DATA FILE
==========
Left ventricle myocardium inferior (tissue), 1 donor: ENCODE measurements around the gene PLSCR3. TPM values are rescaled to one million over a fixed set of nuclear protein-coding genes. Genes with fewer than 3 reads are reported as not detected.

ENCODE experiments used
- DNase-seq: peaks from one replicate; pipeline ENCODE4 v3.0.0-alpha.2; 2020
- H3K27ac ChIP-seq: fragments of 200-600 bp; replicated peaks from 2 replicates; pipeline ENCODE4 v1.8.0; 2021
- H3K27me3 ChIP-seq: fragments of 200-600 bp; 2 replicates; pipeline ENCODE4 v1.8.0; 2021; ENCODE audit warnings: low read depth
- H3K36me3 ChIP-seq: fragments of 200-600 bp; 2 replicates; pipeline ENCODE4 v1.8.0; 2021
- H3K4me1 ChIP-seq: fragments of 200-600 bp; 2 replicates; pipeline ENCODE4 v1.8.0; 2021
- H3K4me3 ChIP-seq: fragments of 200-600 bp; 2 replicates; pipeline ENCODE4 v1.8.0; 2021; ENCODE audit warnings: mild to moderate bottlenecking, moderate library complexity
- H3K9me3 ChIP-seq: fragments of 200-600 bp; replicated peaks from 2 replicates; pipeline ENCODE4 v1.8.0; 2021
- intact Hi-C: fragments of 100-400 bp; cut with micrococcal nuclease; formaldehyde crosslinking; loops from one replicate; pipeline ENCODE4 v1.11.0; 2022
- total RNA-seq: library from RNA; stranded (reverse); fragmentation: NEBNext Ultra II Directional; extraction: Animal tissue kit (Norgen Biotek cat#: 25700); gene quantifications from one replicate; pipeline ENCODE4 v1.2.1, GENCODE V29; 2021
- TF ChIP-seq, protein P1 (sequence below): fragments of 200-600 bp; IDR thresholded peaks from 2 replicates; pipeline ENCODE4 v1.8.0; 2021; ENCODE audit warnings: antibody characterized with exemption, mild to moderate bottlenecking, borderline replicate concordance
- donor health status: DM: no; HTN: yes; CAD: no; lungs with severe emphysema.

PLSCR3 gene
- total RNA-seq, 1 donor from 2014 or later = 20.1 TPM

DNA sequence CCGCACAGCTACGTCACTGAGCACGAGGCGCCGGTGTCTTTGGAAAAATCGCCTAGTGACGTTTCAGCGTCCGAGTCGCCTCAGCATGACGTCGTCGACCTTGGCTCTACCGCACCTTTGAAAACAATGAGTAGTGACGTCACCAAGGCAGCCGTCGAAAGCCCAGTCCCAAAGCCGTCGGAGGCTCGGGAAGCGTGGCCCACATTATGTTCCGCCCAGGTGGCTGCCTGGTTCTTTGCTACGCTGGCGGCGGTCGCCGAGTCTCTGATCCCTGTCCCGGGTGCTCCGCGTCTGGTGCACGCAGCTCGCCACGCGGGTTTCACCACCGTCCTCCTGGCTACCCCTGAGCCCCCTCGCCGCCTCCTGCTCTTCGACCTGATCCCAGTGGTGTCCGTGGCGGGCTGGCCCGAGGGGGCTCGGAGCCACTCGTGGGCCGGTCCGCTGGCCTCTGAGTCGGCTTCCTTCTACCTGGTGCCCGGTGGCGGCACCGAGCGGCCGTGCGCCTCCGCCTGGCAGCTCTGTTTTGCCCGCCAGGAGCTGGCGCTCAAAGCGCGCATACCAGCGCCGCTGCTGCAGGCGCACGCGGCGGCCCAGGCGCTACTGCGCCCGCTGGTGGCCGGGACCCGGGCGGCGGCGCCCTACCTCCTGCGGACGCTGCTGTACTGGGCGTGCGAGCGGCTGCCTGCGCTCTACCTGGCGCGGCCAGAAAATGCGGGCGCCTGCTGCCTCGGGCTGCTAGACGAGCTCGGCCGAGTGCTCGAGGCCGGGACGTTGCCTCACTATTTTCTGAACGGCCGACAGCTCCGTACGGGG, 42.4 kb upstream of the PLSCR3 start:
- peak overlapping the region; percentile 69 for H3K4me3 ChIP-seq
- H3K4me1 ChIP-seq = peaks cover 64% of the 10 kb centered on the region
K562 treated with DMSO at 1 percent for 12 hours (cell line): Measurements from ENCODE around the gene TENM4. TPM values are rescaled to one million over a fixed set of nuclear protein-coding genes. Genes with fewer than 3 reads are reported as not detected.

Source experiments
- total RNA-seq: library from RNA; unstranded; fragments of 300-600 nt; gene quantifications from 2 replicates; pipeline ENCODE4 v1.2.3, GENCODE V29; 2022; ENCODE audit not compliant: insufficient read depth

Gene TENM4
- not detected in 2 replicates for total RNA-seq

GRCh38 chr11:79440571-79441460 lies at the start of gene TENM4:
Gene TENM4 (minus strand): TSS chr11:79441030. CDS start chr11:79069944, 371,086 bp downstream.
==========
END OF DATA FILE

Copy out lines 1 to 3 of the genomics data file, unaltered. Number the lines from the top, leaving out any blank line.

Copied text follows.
Left ventricle myocardium inferior (tissue), 1 donor: ENCODE measurements around the gene PLSCR3. TPM values are rescaled to one million over a fixed set of nuclear protein-coding genes. Genes with fewer than 3 reads are reported as not detected.

ENCODE experiments used
- DNase-seq: peaks from one replicate; pipeline ENCODE4 v3.0.0-alpha.2; 2020